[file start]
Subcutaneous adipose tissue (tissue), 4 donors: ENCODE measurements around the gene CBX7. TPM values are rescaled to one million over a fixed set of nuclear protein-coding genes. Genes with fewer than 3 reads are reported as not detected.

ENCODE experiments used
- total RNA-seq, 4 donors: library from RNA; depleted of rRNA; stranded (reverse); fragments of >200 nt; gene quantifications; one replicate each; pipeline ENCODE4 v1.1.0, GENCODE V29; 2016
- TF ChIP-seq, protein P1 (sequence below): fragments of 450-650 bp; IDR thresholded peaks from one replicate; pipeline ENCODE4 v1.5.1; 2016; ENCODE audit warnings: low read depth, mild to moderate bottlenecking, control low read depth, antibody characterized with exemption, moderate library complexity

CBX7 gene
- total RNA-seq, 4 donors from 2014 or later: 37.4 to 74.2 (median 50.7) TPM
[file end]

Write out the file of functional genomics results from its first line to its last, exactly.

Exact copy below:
Subcutaneous adipose tissue (tissue), 4 donors: ENCODE measurements around the gene CBX7. TPM values are rescaled to one million over a fixed set of nuclear protein-coding genes. Genes with fewer than 3 reads are reported as not detected.

ENCODE experiments used
- total RNA-seq, 4 donors: library from RNA; depleted of rRNA; stranded (reverse); fragments of >200 nt; gene quantifications; one replicate each; pipeline ENCODE4 v1.1.0, GENCODE V29; 2016
- TF ChIP-seq, protein P1 (sequence below): fragments of 450-650 bp; IDR thresholded peaks from one replicate; pipeline ENCODE4 v1.5.1; 2016; ENCODE audit warnings: low read depth, mild to moderate bottlenecking, control low read depth, antibody characterized with exemption, moderate library complexity

CBX7 gene
- total RNA-seq, 4 donors from 2014 or later: 37.4 to 74.2 (median 50.7) TPM